Toxic Masculinity (Classical to Contemporary)

Session Convenors:

Carol Richardson (University of Edinburgh) c.m.richardson@ed.ac.uk

Lucy Weir (University of Edinburgh) lucy.weir@ed.ac.uk

Please email your paper proposal to the session convenors using the Paper Proposal Form

Abstract:

Performative acts of ritualised violence (purification and mortification, torture and execution) are usually given visual form to justify their deterrent effect. The aestheticisation of violence in this context reflects a complex individual and/or collective desire for absolution – positing the body as a site of ritual sacrifice, sado-masochistic manipulation, and, ultimately, spiritual sanctification.

Masculinity is, we are repeatedly told, enmeshed in a perpetual state of crisis: the destabilising of patriarchal norms set in motion by feminist movements of the 1960s and 70s is continually restated in contemporary debates around toxic masculinity and issues of privilege. It is perhaps unsurprising that the rhetoric of populist, right-wing politics consistently returns to this dual anxiety, lamenting the twin evils of terrorism and feminism.

In considering the lengthy and global history of public violence, we are led to question the motivation of such actions. Are these simply criminal acts that have been explained away by commentators, historians and journalists intent on emotive and sensationalist institutional and collective narrative by means of which one group defines itself in opposition to another? More ‘polite’ societies (academies, churches, lodges, orders and clubs) might use subtler means of group formation, but they are nevertheless exclusive and illusive.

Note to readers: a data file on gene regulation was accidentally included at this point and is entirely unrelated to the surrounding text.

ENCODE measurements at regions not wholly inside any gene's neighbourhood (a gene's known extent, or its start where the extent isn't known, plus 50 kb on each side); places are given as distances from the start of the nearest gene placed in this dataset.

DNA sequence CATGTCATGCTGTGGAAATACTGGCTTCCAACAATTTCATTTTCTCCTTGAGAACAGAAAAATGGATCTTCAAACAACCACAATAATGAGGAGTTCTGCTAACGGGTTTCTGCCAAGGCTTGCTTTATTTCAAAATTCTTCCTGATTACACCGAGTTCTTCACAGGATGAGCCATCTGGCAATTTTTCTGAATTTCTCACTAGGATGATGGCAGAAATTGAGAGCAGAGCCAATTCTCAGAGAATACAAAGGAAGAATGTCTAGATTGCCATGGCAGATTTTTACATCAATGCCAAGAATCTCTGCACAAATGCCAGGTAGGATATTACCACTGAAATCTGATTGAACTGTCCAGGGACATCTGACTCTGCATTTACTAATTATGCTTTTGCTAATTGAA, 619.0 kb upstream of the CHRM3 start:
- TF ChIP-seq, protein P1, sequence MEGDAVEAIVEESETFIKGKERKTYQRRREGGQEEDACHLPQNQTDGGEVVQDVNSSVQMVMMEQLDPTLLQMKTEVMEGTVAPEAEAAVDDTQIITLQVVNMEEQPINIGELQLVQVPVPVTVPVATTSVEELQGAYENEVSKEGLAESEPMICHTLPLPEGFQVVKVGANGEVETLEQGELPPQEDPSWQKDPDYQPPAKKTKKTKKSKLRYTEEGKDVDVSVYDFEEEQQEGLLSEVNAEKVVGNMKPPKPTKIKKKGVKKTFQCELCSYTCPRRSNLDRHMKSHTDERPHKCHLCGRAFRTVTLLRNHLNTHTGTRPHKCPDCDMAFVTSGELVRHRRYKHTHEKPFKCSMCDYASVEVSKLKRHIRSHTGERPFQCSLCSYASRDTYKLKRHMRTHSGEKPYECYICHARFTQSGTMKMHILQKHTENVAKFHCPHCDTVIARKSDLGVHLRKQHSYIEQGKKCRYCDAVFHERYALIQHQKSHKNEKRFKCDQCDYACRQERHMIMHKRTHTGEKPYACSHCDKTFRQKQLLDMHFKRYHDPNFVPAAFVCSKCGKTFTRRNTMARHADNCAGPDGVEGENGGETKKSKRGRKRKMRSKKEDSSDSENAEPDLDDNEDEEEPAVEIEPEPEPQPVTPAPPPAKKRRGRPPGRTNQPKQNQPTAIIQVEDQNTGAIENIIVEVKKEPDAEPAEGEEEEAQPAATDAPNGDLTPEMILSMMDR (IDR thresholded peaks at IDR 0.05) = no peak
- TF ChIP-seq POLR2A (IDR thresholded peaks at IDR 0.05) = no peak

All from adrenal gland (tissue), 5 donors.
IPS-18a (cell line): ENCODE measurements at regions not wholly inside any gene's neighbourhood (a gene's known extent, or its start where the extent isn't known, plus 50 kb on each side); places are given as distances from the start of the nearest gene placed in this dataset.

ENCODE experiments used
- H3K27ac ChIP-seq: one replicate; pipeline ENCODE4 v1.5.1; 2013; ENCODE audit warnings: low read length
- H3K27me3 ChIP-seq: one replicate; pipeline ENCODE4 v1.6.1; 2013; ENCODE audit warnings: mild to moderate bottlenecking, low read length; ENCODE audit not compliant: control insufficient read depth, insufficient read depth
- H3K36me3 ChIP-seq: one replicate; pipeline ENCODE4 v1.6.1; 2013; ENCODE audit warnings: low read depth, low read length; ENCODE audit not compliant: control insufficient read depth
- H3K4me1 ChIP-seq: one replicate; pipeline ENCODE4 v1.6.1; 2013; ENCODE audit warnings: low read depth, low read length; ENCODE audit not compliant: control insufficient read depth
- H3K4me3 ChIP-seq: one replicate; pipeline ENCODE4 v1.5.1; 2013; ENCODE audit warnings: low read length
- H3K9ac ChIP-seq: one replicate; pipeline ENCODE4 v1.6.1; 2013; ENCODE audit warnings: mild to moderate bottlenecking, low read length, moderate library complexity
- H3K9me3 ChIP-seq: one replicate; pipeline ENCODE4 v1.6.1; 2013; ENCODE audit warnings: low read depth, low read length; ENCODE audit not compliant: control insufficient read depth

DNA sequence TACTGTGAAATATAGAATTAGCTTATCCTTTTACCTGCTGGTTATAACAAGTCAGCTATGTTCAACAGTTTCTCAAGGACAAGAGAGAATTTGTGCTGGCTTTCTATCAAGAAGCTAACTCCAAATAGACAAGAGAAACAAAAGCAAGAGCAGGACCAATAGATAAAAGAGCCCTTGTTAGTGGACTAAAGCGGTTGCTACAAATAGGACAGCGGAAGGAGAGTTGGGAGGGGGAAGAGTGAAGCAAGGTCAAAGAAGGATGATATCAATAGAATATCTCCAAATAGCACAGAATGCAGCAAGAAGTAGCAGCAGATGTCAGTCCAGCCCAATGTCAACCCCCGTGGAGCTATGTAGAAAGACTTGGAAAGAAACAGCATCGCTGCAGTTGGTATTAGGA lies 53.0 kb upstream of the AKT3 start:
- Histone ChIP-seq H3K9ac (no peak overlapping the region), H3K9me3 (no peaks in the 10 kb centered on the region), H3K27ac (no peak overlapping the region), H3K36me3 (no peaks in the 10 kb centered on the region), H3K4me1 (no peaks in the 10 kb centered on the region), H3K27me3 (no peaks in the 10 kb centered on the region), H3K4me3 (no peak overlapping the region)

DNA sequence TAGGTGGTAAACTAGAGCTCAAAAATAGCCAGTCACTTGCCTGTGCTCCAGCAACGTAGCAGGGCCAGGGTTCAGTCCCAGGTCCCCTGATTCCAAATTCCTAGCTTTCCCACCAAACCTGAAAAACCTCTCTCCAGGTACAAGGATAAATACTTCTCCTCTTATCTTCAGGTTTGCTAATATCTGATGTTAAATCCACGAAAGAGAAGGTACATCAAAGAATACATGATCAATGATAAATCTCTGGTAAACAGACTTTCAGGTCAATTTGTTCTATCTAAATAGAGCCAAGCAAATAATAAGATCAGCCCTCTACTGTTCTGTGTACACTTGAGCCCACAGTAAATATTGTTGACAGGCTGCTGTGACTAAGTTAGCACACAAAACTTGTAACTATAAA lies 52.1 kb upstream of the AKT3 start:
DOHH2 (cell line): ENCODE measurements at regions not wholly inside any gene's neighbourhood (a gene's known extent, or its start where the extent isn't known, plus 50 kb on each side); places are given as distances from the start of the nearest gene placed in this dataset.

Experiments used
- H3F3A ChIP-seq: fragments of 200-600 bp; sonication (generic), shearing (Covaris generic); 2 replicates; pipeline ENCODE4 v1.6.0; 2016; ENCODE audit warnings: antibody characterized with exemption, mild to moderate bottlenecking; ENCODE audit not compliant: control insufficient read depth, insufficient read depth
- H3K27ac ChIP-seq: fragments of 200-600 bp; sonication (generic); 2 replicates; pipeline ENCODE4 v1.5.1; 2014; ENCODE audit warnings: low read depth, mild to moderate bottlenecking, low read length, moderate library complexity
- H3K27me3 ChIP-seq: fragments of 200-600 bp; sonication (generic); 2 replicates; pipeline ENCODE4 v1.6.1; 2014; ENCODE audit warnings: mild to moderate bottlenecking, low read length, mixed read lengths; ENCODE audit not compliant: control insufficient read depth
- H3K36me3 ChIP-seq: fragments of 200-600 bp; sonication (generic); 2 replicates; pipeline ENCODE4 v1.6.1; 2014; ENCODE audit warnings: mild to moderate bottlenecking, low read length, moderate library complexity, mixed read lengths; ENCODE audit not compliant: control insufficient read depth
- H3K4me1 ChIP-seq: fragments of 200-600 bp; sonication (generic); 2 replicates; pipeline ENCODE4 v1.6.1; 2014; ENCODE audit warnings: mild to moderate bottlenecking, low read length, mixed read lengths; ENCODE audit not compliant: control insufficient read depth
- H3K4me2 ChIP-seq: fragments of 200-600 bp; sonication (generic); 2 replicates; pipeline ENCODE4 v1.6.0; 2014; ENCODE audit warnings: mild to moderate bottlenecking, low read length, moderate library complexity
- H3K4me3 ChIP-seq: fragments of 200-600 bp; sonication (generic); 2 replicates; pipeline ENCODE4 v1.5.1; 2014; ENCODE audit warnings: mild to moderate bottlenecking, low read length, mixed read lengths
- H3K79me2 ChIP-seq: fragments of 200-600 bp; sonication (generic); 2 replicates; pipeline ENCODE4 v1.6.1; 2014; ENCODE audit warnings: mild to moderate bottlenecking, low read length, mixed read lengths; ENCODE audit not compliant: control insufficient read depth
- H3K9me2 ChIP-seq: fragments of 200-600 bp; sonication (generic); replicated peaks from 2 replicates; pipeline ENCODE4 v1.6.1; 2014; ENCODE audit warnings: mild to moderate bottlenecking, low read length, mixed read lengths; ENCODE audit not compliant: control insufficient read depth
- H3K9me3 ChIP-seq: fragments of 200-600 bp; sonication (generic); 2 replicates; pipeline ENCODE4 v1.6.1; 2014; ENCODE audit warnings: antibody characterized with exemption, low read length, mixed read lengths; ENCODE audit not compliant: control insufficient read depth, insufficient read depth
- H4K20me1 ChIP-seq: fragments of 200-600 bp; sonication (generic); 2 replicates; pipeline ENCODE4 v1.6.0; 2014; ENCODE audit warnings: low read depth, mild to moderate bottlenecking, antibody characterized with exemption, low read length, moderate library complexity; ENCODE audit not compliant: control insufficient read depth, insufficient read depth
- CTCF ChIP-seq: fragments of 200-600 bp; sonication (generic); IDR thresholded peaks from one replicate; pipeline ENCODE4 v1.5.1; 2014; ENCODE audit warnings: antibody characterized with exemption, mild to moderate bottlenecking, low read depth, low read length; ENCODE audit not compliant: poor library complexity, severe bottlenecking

This session will explore the intersection of spectacle and suffering in relation to issues of gender, especially the notion of toxic masculinity. We invite contributions that are as inclusive as possible, explicitly calling for papers from medieval to the contemporary, and especially looking for broad international range.

Submit a paper

Please email your paper proposals direct to the session convenors above, using the Paper Proposal Form

You need to provide a title and abstract (250 words maximum) for a 25-minute paper (unless otherwise specified), your name and institutional affiliation (if any).

Please make sure the title is concise and reflects the contents of the paper because the title is what appears online, in social media and in the printed programme.

You should receive an acknowledgement receipt of your submission within two weeks from the session convenors.

Deadline for submissions: Monday 21 October 2019

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